`(min to max).view` returns `SeqView`, which represents lazy version of collection. `(min to max).view.par` returns `ParSeq`, parallel collection. In other words, calling `par` on lazy sequence will force it to evaluate. So, in this case you ought to choose between laziness and parallelism. It is hard to say what conversions are performed when you are moving from `SeqView` to `ParSeq` but this unnecessary complexity is causing `OutOfMemoryError`.

### Update2

Yes, `for` is just a syntactic sugar over higher order operations on collections. Desugared version of `for` loop will be something like:

``````(min to max par) flatMap { x =>
(min to max par)
.filter(y => isPalindrome(x * y))
.map(y => x * y)
}
``````
-
That's true. Think, I copy-pasted wrong line :) – 4e6 May 10 '12 at 14:38
This works for 4-digit numbers and doesn't result in a `OutOfMemory` exception and takes ~45 seconds, as opposed to ~63 seconds for the sequential case. @4e6, could you please explain to me why you didn't need to use `view` in your for loop? I don't understand that part. – Asim Ihsan May 10 '12 at 14:52
Wow, this answer only takes ~15 seconds when you use my optimised version of `isPalindrome`. I'm guessing because your version involves two strings, a reverse, and a comparison, whereas mine makes one string, two iterators, and a comparison. – Asim Ihsan May 10 '12 at 14:56
I think with this, stackoverflow.com/a/1059501/223301, I'm beginning to understand. `for` is just syntactic sugar, there's nothing special about it. When you break down the above into nested `flatMaps`s and a `withFilter`...I think my brain can just about figure out what's happening. – Asim Ihsan May 10 '12 at 15:27

Add the .par at the call to getPairs;

``````pair <- getPairs(min, max).par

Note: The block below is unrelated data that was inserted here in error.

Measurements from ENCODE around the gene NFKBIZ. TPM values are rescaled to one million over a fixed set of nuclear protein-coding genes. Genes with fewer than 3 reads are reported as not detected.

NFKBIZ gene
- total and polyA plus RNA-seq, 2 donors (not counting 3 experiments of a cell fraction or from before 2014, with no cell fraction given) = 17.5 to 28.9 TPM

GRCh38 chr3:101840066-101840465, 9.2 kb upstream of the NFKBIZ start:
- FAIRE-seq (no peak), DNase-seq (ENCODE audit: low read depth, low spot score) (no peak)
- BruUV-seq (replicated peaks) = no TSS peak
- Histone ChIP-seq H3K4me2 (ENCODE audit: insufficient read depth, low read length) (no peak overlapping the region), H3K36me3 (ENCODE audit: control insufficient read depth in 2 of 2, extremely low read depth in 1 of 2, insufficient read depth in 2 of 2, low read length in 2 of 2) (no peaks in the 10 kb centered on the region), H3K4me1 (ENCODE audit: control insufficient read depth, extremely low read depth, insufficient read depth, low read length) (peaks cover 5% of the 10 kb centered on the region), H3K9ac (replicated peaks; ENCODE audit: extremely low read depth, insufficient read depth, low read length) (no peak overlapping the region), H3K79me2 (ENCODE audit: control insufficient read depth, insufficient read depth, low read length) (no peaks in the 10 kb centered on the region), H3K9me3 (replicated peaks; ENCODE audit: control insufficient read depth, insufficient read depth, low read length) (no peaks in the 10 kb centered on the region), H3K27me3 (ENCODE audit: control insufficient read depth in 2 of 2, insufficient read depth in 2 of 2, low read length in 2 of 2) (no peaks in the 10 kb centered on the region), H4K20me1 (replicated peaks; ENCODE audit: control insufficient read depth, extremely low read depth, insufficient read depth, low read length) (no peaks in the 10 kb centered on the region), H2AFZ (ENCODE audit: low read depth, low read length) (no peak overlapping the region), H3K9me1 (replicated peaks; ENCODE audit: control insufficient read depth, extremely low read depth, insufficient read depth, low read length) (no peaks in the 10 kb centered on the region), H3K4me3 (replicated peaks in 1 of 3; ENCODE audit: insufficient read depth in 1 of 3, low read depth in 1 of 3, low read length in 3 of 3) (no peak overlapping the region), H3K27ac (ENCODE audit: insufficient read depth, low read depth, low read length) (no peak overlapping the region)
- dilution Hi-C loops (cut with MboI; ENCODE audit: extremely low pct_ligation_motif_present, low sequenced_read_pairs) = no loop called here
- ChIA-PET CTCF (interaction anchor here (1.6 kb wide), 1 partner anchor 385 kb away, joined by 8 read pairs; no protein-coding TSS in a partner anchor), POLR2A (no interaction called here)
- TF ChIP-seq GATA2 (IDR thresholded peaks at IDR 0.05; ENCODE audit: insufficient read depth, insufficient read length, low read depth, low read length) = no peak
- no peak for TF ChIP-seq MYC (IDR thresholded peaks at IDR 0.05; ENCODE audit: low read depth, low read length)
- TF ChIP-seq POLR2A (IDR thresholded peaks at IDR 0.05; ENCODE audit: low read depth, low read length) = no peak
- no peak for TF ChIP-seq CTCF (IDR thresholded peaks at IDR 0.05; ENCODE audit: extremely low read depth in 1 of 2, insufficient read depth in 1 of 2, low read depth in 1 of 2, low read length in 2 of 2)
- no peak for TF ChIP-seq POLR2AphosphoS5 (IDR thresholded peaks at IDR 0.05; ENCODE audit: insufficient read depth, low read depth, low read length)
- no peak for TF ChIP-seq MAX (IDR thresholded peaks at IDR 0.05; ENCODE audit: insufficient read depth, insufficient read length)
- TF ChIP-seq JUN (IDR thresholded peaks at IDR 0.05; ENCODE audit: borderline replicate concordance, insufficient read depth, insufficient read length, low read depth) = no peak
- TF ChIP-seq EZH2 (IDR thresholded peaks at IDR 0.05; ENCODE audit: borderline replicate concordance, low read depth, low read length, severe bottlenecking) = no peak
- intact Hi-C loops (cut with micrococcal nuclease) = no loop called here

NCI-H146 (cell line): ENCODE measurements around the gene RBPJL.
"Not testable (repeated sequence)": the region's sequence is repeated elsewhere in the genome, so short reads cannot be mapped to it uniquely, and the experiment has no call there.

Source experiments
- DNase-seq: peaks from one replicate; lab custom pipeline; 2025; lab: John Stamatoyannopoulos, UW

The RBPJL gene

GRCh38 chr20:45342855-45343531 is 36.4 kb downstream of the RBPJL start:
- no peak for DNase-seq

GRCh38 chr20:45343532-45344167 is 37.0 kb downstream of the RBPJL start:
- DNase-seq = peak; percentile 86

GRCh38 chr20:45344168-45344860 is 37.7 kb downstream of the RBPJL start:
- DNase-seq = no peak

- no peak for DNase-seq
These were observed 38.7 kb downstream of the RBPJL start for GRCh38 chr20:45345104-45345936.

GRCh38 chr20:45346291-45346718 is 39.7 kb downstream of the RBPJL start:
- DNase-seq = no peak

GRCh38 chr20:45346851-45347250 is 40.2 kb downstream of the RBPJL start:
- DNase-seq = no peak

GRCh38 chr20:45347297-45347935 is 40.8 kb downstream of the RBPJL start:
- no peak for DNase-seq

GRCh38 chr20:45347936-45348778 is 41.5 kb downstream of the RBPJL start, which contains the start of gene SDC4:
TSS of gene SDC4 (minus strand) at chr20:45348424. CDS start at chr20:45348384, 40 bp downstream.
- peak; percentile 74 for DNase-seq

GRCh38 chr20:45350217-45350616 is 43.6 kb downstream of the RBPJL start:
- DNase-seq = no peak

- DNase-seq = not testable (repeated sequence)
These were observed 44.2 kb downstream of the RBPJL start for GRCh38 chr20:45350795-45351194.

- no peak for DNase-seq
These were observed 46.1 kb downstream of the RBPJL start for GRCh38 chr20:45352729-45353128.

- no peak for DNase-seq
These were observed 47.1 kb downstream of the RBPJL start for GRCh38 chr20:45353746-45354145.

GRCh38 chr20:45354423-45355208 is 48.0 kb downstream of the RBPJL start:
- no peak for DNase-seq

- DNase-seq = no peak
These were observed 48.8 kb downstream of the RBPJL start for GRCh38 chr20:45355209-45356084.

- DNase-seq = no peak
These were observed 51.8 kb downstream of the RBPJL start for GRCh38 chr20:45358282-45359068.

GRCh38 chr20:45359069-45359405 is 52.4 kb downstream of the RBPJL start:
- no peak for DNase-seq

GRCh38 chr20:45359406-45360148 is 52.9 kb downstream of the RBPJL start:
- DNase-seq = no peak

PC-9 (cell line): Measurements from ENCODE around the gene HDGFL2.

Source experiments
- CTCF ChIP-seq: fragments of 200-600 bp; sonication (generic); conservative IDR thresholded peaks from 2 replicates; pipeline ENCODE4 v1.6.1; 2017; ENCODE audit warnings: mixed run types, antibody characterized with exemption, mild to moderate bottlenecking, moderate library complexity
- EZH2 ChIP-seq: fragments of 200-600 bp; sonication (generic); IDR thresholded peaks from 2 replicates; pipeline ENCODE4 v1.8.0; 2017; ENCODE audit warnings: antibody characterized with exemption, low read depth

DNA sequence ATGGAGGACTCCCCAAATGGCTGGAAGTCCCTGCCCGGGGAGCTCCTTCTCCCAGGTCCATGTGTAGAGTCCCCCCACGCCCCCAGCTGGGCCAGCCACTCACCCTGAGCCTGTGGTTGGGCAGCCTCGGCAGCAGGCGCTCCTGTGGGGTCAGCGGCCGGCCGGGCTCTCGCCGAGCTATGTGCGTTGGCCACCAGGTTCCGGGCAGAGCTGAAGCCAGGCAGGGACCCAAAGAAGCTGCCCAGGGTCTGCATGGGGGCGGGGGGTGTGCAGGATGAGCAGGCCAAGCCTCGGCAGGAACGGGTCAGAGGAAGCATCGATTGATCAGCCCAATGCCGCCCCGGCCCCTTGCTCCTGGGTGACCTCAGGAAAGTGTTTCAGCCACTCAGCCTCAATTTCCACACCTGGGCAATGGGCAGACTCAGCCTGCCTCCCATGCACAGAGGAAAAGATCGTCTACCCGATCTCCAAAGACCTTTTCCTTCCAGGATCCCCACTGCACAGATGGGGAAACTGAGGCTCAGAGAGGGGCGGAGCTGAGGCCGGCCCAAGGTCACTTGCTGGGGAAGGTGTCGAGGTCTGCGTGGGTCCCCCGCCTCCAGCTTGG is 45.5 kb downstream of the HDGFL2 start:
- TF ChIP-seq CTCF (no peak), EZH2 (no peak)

``````

I suspect (but can't be sure on my phone) that the getPairs method is not returning a view; hence your for-loop performs your computation.

A simple way of verifying this is to leave out the last line (i.e. products.par.max - the evaluation of the for-loop) and see whether your program still performs the computation.

-
I've edited my answer; `getPairs` definitely returns a `View` and adding `par` to the `getPairs` call throws a warning, does not parallelise the operation, and results in a OutOfMemory "Java heap space" exception. – Asim Ihsan May 10 '12 at 14:07
Leaving out the last line as you've suggested results in the functional returning immediately. Does this imply that the for-loop does not perform the computation because its use of views makes it lazy? – Asim Ihsan May 10 '12 at 14:13

You can parallelize it like this:

``````  def isPalindrome (n: Int) = n.toString == n.toString.reverse
val R = 100 until 1000
val xs = for (i <- R; j <- R) yield i * j
val pals = xs.par filter isPalindrome
println (pals max)
``````

(leave out the `.par` for non-parallel). However I found the parallel version is 3-4 times slower on my dual-core machine. Sometimes the overhead of parallelizing isn't worth it.

Edit: for giggles, here's a version using Akka (based on the Pi calculation tutorial). Its performance is slightly faster than using parallel collections as in 4e6's answer (on my machine 8.0s vs 9.1s), although that solution becomes almost identical in performance if you remove the `.par` on the second generator.

``````import akka.actor._
import akka.routing.RoundRobinRouter

sealed trait Euler4Message
case object Calculate extends Euler4Message
case class Work(range1: Seq[Int], range2: Seq[Int]) extends Euler4Message
case class Result(value: Int) extends Euler4Message
case class FinalResult(value: Int, duration: Long)